Consensus: the CAFCASS way


courtesy of fengergold on flickr

free speech image courtesy of fengergold on flickr

I have been informed today that CAFCASS employees have been forbidden by CAFCASS management to submit their own individual responses to the Family Justice Review. It is one thing to collate individual responses into an organisational response: it is quite another to seek to bar the participation of employees in this review individually. If this report is true it represents a dangerous development. If it is a misunderstanding by staff of a genuine attempt to ensure a well coordinated response it still raises concerns about the effectiveness of communication within CAFCASS. Whilst of course CAFCASS will have real practical difficulty in preventing employees from submitting their own response in anonymised form, the very fact that they may have to do so in a clandestine way (or that they may feel that they have to do so) does not suggest a healthy management culture.

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I  struggle to see how such an approach could be justified – CAFCASS has been the subject of much and varied criticism from diverse stakeholders in the family justice system for some time, and staff morale is known to be low. Suppressing the views of their own staff will not help either of those problems and will do nothing to promote the interests of justice, public confidence in the system, and will not assist in the promotion and safeguarding of the welfare of children. CAFCASS’ main asset is its skilled officers. The Family Justice System is in crisis and facing further crisis as a result of the public spending cuts – crowdsourcing ideas about how we reform our family justice system so that it can survive and renew itself is crucial, and to exclude or sanitise the views of those at the coal face is not ultimately going to be helpful to anyone, including CAFCASS management.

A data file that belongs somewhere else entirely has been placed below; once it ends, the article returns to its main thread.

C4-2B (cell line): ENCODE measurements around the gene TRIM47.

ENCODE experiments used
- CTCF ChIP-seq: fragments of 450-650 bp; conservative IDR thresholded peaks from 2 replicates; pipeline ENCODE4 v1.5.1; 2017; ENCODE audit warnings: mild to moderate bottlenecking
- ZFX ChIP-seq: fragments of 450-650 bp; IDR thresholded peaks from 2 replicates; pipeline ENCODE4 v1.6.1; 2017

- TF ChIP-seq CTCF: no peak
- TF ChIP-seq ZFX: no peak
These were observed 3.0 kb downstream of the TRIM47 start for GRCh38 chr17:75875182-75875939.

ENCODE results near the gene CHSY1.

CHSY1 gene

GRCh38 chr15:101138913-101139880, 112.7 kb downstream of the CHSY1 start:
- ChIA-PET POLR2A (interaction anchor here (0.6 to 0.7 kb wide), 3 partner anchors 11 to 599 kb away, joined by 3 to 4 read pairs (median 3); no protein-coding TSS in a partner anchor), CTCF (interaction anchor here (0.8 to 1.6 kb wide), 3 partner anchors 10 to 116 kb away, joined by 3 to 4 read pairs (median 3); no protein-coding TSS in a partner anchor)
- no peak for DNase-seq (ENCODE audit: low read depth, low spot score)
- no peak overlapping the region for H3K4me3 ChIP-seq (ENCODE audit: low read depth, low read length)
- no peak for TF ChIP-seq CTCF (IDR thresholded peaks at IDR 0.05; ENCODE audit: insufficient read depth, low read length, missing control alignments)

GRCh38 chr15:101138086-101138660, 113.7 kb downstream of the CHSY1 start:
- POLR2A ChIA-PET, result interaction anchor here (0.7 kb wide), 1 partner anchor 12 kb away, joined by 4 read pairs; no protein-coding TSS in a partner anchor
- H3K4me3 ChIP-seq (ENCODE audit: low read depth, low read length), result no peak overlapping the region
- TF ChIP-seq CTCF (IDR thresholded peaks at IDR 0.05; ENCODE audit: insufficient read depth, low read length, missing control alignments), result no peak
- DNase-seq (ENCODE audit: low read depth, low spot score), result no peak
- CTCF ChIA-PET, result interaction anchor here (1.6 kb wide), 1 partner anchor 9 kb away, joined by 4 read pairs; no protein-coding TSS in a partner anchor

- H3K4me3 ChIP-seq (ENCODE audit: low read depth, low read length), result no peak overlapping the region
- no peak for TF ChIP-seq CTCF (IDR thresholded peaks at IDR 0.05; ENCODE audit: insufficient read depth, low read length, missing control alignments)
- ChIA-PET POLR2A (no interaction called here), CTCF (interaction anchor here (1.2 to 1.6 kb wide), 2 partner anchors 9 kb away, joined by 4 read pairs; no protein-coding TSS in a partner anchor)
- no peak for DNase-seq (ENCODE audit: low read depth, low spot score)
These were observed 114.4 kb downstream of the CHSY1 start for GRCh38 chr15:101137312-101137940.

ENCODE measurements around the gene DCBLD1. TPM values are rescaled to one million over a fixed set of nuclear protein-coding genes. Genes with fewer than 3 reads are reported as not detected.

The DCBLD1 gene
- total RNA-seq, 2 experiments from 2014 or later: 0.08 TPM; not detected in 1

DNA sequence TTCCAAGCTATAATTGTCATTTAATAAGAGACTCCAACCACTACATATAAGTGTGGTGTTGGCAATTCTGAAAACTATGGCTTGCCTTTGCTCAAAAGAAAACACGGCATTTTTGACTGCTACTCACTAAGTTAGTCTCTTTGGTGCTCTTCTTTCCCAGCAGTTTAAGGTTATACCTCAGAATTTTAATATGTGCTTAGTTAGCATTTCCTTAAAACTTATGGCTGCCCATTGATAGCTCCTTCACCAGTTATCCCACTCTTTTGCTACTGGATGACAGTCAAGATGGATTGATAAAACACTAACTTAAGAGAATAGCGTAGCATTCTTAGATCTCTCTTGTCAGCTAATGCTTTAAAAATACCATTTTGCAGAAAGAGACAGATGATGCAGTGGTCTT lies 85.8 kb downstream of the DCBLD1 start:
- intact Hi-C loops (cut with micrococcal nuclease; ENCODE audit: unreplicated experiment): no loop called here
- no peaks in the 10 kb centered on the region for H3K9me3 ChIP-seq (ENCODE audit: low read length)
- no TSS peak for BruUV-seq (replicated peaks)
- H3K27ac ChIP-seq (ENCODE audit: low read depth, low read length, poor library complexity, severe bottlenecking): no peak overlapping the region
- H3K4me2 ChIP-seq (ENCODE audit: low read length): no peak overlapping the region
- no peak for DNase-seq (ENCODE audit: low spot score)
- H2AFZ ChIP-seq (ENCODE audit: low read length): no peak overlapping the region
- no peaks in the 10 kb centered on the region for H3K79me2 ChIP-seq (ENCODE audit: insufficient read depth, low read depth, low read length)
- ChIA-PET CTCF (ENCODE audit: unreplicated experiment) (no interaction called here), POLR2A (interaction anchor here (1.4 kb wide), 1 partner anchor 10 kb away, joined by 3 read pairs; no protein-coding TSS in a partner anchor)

3 thoughts on “Consensus: the CAFCASS way

  1. As a children’s guardian since 1993 and a Cafcass family court advisor since 2001 I am not entirely clear about the guidance given by the organisation in respect of individual contributions to the FJR, but have decided not to make any individual contribution to the review. Experience tells me that to do so would, certainly in my case, place me at risk of heavy handed reprisals by my employer. In fact a part of me tells myself it is foolhardy of me even to contribute to this blog. But surely Article 10 of the HRA – hedged in the way it is that it seems to render itself (like much of the Act) practically useless – might offer me some protection here?

    And my views on the role of Cafcass in the Family Justice System, if the FJR – or anyone else – is interested are more or less as set out in my article “Is there a Need for Cafcass,” published by Nagalro in ‘Seen and Heard, vol 15 Issue 3 2005. Nothing that has happened in the last five years – to Cafcass or to me – has persuaded me to change the conclusion I reached then – on the evidence my learned friends – “that no Cafcass at all would be better.”(page 35)

  2. […] Pink Tape reports that CAFCASS is attempting to impose some sort of code of omerta on its employees by […]

  3. […] process in these circumstances is extremely unfortunate. In light of the fact that there are now reports of CAFCASS banning individual employees from submitting their views to the Family Justice Re… this seems to be more of an endemic problem than an isolated […]

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